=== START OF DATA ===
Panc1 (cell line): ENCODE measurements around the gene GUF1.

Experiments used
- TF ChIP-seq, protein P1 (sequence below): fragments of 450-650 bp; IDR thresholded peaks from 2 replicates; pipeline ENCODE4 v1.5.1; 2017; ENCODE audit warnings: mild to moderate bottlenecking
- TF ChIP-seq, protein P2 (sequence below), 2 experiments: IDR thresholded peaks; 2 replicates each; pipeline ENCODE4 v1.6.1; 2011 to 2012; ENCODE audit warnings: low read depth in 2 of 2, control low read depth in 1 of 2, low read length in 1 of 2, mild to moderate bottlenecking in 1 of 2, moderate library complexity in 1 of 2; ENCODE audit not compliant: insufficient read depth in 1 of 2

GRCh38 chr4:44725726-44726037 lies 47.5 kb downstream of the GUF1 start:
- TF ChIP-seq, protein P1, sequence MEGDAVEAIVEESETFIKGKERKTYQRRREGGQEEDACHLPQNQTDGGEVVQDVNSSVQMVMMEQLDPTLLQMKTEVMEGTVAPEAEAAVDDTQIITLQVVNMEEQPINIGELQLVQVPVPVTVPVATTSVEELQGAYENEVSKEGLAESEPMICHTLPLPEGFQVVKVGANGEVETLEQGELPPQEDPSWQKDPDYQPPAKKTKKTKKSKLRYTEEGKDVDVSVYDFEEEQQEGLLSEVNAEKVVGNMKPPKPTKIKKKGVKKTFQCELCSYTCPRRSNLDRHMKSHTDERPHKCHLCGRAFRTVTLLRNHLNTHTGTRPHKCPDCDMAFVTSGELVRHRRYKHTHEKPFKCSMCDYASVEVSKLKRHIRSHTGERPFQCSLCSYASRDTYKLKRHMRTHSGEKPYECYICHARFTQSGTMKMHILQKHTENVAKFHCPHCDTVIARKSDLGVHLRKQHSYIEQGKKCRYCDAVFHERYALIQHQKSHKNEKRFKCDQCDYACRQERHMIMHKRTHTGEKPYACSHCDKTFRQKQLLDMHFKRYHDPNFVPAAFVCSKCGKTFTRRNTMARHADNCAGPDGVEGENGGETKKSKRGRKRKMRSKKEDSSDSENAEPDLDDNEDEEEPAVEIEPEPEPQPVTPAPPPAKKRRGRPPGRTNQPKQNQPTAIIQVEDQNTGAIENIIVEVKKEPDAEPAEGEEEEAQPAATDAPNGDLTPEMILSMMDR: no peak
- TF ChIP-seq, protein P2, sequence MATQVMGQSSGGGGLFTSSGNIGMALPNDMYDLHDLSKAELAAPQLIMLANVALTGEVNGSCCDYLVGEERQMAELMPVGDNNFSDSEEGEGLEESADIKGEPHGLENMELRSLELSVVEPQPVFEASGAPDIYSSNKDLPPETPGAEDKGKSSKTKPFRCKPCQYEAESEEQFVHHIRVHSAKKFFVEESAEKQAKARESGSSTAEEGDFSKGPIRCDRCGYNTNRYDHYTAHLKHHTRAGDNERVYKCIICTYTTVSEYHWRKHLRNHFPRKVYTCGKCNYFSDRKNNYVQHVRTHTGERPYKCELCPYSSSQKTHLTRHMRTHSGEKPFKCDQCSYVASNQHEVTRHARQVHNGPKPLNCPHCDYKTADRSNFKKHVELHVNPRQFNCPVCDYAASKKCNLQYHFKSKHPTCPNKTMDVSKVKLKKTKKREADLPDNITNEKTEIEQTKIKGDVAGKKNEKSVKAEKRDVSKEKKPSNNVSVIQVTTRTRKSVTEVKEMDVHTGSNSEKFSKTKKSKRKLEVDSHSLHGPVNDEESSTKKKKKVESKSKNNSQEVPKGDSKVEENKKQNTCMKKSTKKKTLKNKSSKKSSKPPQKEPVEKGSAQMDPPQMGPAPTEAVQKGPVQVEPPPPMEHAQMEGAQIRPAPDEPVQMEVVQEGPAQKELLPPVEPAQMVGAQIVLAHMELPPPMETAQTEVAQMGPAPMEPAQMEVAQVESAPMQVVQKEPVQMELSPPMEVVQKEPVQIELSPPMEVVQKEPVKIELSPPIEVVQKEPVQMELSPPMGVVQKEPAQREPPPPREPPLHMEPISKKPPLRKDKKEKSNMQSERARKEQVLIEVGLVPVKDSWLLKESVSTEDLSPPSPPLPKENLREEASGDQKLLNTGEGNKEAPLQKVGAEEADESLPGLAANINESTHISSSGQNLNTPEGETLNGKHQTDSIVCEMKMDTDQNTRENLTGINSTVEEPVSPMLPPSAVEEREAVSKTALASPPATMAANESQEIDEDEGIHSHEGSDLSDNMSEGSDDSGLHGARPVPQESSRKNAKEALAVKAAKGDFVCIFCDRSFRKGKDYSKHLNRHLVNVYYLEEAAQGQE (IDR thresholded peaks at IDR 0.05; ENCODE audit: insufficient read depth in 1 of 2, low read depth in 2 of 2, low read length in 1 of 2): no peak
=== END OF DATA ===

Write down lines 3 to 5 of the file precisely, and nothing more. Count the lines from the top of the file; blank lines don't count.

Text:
- TF ChIP-seq, protein P1 (sequence below): fragments of 450-650 bp; IDR thresholded peaks from 2 replicates; pipeline ENCODE4 v1.5.1; 2017; ENCODE audit warnings: mild to moderate bottlenecking
- TF ChIP-seq, protein P2 (sequence below), 2 experiments: IDR thresholded peaks; 2 replicates each; pipeline ENCODE4 v1.6.1; 2011 to 2012; ENCODE audit warnings: low read depth in 2 of 2, control low read depth in 1 of 2, low read length in 1 of 2, mild to moderate bottlenecking in 1 of 2, moderate library complexity in 1 of 2; ENCODE audit not compliant: insufficient read depth in 1 of 2

GRCh38 chr4:44725726-44726037 lies 47.5 kb downstream of the GUF1 start: